Christmas without Kids

Actually, it’s not so bad.  Though it is certainly odd to wake up alone on Christmas for the first time in…well, ever, in my life, I suppose.  Yes, now that I think about it, that’s true.  My Christmases have been varied (with my mother/stepfather/siblings, or my father/stepmother/siblings, or even with a boyfriend, one year, in Sarajevo, of all places) but they have never been solitary.

The children and I had our Christmas yesterday–it was a stripped down ritual, minus stockings and other traditions dear to my heart.  However, it was quite fun, and they were charmingly gracious and sweet.  I made what has become our standard Christmas morning breakfast–french toast made with eggnog, a recipe I invented, and sausages, and orange juice mixed with seltzer–and we opened presents under the tree.  At lunchtime I delivered them to their father’s house, wished my mother-in-law and her husband Merry Christmas, tucked my presents for them and for my ex-husband under his tree, and came home.  My boyfriend was here yesterday, which was nice, though we were both somewhat preoccupied with the logistics of our holiday plans–we are, as usual, juggling people and places and obligations.  He’s back at his house a hundred miles away with his children and parents today, and later on I’ll wander across the yard to my best friend’s house to be with her children and parents and gigantic assorted family.  I’ve got cooking to do.  I’ve still got a few things to wrap.  I’ve got phone calls to make.  I don’t feel sad, or abandoned, per se–I just feel a mite hollow, as if the day were an empty (but well-decked) hall, too big for just me, its sole inhabitant.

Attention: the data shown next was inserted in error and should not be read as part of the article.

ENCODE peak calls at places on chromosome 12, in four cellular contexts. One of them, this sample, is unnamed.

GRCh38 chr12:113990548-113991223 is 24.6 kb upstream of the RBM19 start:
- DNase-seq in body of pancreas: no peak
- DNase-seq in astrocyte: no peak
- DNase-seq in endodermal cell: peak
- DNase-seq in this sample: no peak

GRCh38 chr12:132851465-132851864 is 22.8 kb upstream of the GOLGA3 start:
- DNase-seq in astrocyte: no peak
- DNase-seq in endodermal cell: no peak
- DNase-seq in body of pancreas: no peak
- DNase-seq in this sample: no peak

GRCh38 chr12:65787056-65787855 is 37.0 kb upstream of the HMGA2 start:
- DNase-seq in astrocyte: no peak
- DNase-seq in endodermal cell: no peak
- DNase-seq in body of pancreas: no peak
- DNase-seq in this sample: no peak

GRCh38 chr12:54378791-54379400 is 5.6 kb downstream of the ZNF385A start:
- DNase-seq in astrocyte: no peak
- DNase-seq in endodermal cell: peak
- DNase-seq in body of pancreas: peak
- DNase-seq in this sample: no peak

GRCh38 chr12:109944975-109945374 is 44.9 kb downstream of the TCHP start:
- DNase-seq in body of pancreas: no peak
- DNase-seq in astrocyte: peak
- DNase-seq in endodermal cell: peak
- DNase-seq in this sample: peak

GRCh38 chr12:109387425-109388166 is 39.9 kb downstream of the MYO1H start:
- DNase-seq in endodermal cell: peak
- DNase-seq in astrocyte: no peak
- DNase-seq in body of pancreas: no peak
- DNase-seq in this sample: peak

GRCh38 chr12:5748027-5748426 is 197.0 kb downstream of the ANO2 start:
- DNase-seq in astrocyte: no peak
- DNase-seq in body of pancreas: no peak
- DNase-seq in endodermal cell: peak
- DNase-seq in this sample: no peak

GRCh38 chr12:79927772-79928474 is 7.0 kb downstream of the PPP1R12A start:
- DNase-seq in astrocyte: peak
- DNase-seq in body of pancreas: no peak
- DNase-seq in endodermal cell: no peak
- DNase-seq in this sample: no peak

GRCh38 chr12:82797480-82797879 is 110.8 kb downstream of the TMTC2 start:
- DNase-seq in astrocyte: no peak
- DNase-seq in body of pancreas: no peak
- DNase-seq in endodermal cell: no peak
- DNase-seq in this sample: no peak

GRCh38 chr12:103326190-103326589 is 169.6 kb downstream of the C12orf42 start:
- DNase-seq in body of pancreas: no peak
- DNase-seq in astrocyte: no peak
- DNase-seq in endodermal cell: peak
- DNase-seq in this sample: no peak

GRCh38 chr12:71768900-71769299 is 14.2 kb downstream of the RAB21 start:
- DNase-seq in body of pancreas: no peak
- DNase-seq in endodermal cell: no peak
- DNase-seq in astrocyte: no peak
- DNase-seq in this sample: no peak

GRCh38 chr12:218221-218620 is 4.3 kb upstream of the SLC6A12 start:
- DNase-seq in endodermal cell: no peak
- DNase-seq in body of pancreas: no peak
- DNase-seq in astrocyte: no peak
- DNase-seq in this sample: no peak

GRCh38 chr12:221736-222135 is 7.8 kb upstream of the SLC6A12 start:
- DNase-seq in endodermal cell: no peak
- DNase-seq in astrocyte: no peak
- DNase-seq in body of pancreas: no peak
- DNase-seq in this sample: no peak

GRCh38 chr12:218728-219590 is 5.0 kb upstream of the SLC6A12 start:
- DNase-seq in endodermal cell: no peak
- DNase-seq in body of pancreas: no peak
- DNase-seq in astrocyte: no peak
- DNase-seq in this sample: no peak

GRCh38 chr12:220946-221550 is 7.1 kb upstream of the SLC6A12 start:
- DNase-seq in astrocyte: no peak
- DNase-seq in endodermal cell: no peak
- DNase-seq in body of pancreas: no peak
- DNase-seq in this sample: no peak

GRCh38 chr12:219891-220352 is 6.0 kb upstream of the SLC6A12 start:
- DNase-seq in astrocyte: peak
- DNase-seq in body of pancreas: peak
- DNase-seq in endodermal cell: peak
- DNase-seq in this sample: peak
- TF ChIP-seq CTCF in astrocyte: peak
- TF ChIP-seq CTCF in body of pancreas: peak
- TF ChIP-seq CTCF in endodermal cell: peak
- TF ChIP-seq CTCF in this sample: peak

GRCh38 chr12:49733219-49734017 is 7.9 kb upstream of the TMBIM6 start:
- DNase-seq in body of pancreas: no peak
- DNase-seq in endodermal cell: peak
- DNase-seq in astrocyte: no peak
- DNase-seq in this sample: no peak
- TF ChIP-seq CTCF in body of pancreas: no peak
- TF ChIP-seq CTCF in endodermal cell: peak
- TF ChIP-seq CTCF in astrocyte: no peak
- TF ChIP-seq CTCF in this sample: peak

Still, the tree is pretty, I’ve got the paper, a stack of new books, a nice cup of tea, and a fire–which feels decadent, just for me, but which I decided to build anyway.  My children were happy and cheerful when we spoke on the phone.  They’re only three blocks away, but it might as well be another planet.

Merry Christmas everyone, wherever you are–buried under wrapping paper, trying to cook in an overcrowded kitchen, coping with toddlers and babies and too many dogs, overseeing elderly relatives, housebound, on your way somewhere, waiting for guests to come, making up extra beds, traipsing through snow, eating, drinking, dozing, playing with brand new toys–I wish you all peace, and joy, and the best of whatever you desire in the year to come.

Article Posted 7 years Ago

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